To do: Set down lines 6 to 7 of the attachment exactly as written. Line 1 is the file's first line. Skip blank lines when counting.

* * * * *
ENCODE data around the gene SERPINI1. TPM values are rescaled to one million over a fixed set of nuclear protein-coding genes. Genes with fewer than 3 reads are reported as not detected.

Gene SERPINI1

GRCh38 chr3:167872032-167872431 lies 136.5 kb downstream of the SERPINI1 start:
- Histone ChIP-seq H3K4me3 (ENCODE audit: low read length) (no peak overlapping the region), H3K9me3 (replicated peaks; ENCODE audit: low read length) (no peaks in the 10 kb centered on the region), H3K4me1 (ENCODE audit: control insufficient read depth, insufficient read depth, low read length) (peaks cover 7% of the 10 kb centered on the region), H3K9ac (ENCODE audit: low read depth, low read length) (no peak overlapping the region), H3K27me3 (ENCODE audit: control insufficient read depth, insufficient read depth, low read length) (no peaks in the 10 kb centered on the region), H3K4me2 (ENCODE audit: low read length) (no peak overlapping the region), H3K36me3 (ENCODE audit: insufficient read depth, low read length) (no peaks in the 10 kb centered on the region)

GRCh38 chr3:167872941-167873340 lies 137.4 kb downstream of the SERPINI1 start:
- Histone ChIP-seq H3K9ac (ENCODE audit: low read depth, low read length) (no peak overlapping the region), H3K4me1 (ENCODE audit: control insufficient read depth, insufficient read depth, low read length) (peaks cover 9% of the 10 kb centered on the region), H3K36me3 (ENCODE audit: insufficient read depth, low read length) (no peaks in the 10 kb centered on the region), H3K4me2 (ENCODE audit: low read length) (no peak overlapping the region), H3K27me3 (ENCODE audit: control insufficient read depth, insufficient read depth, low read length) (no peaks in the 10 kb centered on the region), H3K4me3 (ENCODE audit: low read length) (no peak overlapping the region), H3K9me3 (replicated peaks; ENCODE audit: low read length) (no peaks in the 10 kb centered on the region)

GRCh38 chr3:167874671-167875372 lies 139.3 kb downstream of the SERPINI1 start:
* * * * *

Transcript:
- Histone ChIP-seq H3K9ac (ENCODE audit: low read depth, low read length) (no peak overlapping the region), H3K4me1 (ENCODE audit: control insufficient read depth, insufficient read depth, low read length) (peaks cover 9% of the 10 kb centered on the region), H3K36me3 (ENCODE audit: insufficient read depth, low read length) (no peaks in the 10 kb centered on the region), H3K4me2 (ENCODE audit: low read length) (no peak overlapping the region), H3K27me3 (ENCODE audit: control insufficient read depth, insufficient read depth, low read length) (no peaks in the 10 kb centered on the region), H3K4me3 (ENCODE audit: low read length) (no peak overlapping the region), H3K9me3 (replicated peaks; ENCODE audit: low read length) (no peaks in the 10 kb centered on the region)

GRCh38 chr3:167874671-167875372 lies 139.3 kb downstream of the SERPINI1 start: